This Day in History: 1957-04-04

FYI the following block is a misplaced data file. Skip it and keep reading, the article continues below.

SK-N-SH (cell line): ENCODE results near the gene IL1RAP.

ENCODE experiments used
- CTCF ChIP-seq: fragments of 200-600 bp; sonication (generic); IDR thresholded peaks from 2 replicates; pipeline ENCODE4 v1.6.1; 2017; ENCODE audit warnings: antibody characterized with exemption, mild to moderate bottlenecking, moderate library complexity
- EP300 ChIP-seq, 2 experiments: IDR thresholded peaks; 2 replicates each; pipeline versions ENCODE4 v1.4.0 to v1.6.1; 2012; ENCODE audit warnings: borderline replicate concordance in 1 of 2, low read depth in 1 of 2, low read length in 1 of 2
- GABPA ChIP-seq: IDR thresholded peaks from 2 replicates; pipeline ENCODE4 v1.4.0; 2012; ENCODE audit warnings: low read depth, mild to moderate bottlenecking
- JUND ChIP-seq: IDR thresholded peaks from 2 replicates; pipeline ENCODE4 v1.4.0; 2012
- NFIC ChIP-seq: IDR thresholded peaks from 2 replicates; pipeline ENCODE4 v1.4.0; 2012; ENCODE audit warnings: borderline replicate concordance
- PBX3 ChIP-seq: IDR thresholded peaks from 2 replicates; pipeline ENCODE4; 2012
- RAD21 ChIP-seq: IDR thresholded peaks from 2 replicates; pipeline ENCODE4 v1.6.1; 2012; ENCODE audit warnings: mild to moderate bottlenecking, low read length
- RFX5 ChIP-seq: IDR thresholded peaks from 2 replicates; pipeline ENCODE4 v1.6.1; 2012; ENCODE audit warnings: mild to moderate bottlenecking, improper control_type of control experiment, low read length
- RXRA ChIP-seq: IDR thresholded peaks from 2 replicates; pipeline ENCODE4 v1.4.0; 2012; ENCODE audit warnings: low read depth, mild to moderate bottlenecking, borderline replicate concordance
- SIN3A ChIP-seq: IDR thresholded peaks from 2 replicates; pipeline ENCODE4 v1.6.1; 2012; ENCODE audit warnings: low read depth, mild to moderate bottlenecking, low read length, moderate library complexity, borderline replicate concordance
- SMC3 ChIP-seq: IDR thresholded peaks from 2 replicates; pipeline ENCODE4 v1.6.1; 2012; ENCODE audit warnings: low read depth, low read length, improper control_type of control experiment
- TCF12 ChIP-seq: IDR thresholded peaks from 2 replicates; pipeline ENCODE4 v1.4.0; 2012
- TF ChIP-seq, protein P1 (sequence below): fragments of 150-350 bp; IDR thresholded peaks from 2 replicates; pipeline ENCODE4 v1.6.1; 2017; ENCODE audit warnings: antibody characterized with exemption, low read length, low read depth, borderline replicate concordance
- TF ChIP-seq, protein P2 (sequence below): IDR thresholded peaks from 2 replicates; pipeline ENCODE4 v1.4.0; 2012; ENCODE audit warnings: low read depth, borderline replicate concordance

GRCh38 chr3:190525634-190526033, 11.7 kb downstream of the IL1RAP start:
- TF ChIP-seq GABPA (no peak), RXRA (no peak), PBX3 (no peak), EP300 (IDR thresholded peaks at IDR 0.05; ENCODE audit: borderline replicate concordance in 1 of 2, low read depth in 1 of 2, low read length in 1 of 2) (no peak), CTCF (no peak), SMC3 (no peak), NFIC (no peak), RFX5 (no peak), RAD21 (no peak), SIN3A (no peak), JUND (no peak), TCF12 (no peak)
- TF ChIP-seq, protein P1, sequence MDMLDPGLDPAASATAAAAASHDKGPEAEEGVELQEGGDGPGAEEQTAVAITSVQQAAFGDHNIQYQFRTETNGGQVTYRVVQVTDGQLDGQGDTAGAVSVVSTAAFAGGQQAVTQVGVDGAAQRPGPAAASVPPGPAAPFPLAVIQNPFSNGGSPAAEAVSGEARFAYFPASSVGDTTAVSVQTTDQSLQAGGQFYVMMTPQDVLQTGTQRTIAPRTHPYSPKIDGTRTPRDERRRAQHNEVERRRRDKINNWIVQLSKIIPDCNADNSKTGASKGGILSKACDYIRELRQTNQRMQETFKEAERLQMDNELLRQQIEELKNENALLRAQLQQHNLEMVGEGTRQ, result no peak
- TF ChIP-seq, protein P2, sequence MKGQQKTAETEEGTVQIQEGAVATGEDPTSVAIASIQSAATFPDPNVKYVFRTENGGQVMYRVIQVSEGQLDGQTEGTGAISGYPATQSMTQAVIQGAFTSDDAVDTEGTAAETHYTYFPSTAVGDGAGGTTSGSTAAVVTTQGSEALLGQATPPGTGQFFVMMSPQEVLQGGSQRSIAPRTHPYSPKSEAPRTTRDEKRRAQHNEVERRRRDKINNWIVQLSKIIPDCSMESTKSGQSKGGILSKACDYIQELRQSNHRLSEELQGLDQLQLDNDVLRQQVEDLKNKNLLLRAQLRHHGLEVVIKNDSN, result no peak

Three Neptune maritime patrol aircraft from No 11 Squadron RAAF arrived back at Richmond, New South Wales on 4 April 1957 after completing Operation Westbound — the first round-the-world flight by the RAAF. The aircraft had departed on 20 February. The focus of Operation Westbound was to “test mobility and navigation” for the aircraft and crews, and to represent the Australian Armed Forces at the celebrations for the independence of Ghana. The Australian Minister for Air, the hon F.M. Osborne, was carried in one of the Neptunes from Karachi, as he was the representative of Australia at the celebrations, and became the first official representative at such an occasion to be carried in an RAAF aircraft. The route of Operation Westbound was from Richmond (NSW) to Darwin (NT), then up to Changi (Singapore), Colombo (Sri Lanka), Karachi(Pakistan), Aden (Yemen), Entebbe (Uganda), then to Accra, Ghana for eight days. After Accra, the aircraft flew on to Dakar (Senegal), Casablanca (Mauritania), then on to the Azores (Portugal), Bermuda, Jacksonville (USA), Corpus Christie (USA), Burbank (USA), Lockheed’s head offices, then to Alameda (USA), Honolulu (USA), Canton Island (Kirbati), Nandi (Fiji), and then back to Richmond (NSWS) on 4 April. The aircraft stayed in the US for a week to allow Mr Osborne to attend meetings, and due to engine troubles on a Neptune in Hawaii. Upon return, after events such as high winds in Uganda, the celebrations in Ghana, a collapsed valve on A89-312 in the Azores, necessitating an engine replacement, a runaway prop on A89-311 after takeoff in Bermuda, the visits to the Burbank factory, with demonstrations from and F-104 and C-130, and an earthquke in San Francisco, the aircraft were met with an escort of four Gloster meteors for a flyover of Sydney before returning to Richmond, where they were greeted with suitable fanfare. Sources: AWM; RAAF; Wilson, Stewart, Catalina, Neptune And Orion In Australian Service, Aerospace Publications, 1991.